She was also concerned about issues facing the Asian American community. “In the early ’80s, there was a lot of anti-Japanese sentiment in the Midwest, as many of the American car manufacturers were closing their plants. It was shortly after Vincent Chin was murdered in Detroit, so that was always on my mind. When I taught Asian American studies classes in the ’90s, we talked about anti-Asian hate and the Vincent Chin case.

“Here it is 2021, and we are talking anti-Asian violence stemming from a different context, but the dynamics are still the same. It reminds me how important Asian American studies is in understanding our history so these cycles are not repeated again.

“I started my career at UC Irvine in 1987. There was no Asian American studies program or department at that time” despite Asian Americans making up over 40 percent of the undergraduate population. “I taught one of the few regularly offered courses in Asian American studies. In the early ’90s, students protested advocating for an Asian American Studies Program, which eventually was approved by the administration. It is now a full department.

“Several years ago, former students came together to establish a scholarship in my name in the Asian American Studies Department. I was very proud of that.”

Aware that many Japanese Americans suffered from the trauma of their World War II incarceration, and that more recent immigrants have endured different kinds of trauma, Takemoto explored the intersection between psychology and Asian American studies.

“When I decided to go into the field of psychology, I recall that there was very little taught about ethnic minority or Asian American mental health. That is one of the reasons that I pursued this as an area of interest. There were few role models in the field. There is still stigma and shame that exists in our community about mental health.

“Fortunately, the younger generation seems to be more open and there are groups such as Changing Tides at Little Tokyo Service Center that are trying to educate our community. That is encouraging. When I first got out of graduate school, I worked with LTSC to help start the Nikkei Helpline with Bill Watanabe and Yasuko Sakamoto. I believe this service is still in existence today to provide help to members of the Japanese community.”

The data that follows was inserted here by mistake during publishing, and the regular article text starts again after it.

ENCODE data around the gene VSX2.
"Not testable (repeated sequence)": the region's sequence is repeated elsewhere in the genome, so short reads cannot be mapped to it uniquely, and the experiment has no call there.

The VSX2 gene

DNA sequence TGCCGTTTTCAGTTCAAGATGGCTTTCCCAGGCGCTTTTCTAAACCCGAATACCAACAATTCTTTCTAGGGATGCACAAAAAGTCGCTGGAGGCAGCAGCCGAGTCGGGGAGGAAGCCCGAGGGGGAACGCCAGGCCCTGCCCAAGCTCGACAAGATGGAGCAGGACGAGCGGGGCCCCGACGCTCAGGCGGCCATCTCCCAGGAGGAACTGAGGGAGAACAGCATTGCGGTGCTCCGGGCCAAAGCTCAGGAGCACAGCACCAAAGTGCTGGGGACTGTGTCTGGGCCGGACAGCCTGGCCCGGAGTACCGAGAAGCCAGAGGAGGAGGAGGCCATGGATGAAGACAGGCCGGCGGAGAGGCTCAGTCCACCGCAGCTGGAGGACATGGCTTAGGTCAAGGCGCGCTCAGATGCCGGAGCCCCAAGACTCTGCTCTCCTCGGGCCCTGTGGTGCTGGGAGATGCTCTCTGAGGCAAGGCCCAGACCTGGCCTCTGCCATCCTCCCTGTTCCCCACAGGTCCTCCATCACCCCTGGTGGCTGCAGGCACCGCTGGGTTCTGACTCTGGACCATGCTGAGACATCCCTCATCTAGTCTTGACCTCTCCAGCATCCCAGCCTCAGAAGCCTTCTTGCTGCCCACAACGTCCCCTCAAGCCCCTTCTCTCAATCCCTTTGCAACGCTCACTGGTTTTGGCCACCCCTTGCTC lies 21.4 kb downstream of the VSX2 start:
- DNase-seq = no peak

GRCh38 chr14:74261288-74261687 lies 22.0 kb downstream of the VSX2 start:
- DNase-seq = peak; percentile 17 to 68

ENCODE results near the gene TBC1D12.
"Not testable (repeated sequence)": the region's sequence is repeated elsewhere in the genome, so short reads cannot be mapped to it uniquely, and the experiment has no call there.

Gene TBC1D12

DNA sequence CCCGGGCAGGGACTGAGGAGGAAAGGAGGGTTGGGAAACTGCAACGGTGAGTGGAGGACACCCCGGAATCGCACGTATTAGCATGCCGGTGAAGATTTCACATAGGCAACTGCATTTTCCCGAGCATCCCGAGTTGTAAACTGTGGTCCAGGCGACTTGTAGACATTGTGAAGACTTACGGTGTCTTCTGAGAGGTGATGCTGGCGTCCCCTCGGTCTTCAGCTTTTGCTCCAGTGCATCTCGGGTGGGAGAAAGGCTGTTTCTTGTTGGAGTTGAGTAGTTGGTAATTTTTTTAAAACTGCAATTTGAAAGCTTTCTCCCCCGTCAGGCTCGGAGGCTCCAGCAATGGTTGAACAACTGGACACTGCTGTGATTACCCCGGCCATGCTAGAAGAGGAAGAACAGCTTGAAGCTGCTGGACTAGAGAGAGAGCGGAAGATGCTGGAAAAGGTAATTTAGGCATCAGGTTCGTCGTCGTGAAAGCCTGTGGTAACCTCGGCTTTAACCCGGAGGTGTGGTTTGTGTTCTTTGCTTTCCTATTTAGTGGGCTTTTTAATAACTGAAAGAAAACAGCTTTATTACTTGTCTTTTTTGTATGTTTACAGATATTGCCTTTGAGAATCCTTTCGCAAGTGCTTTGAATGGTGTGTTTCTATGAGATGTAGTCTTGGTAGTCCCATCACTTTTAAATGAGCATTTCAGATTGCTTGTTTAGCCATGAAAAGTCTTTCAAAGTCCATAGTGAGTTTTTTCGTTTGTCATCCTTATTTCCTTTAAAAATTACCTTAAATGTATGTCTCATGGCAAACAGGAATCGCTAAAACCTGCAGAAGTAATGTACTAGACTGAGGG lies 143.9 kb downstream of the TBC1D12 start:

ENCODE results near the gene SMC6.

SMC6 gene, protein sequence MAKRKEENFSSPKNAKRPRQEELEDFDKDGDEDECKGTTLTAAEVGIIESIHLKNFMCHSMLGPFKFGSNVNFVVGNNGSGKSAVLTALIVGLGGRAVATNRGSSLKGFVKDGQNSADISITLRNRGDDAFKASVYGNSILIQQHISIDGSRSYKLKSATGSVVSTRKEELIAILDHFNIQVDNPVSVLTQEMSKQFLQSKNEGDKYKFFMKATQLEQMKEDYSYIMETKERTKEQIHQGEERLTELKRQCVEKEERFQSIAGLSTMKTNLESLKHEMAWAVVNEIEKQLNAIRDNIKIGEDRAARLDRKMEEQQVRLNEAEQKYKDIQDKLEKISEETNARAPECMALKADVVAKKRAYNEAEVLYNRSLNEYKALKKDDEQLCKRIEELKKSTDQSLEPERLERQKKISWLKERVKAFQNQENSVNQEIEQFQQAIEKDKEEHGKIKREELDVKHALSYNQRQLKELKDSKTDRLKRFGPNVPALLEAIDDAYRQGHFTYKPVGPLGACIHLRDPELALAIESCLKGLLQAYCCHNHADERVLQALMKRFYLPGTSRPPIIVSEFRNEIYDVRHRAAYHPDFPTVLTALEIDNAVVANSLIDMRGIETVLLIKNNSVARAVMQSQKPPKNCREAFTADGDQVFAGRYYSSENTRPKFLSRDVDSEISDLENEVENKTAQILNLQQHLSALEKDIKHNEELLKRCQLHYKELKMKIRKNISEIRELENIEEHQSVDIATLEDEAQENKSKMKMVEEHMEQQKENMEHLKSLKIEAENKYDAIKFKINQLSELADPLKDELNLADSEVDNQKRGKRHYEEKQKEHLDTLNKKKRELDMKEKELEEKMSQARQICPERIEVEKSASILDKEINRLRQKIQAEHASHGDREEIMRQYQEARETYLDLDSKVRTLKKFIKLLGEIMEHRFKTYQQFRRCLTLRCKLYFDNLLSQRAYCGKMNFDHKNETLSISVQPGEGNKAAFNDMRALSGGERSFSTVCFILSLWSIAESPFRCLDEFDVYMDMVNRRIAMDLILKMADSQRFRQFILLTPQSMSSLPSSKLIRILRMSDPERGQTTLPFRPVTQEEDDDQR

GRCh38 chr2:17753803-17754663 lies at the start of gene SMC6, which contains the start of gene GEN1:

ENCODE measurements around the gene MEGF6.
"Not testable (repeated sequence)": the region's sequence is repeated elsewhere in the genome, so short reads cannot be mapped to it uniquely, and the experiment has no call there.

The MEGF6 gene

One of her mentors at CSULB was Alan Nishio, an administrator as well as a long-time leader of Little Tokyo community organizations and the campaign for redress for Japanese American incarcerees. “I was hired by Alan to serve as director of Counseling and Psychological Services … After Alan’s retirement, I had an opportunity to assume the position that Alan had been in, associate vice president of Student Affairs. I also served as interim vice president of Student Affairs from 2013-14 and again in 2018-2020.”

The most recent challenge that Takemoto faced was the pandemic. “At CSULB, one of my responsibilities has been to serve as the executive director of our Student Health Center. During the pandemic, there have been so many things that we have had to manage, including contact tracing on campus, monitoring outbreaks of positive COVID cases, and providing consultation to campus leadership on policy and practice.

“I am proud that we have been able to host a vaccination clinic on campus for our students, staff and faculty and we were able to vaccinate over 12,000 people. This will help us to think about transitioning back to on-campus classes and activities in the fall.”

Takemoto’s last day on campus is July 1.

“I plan to stay involved in community activities and look forward to having time to travel and slowing down a bit,” she said. “I enjoy mentoring young professionals and hope to continue that as well.”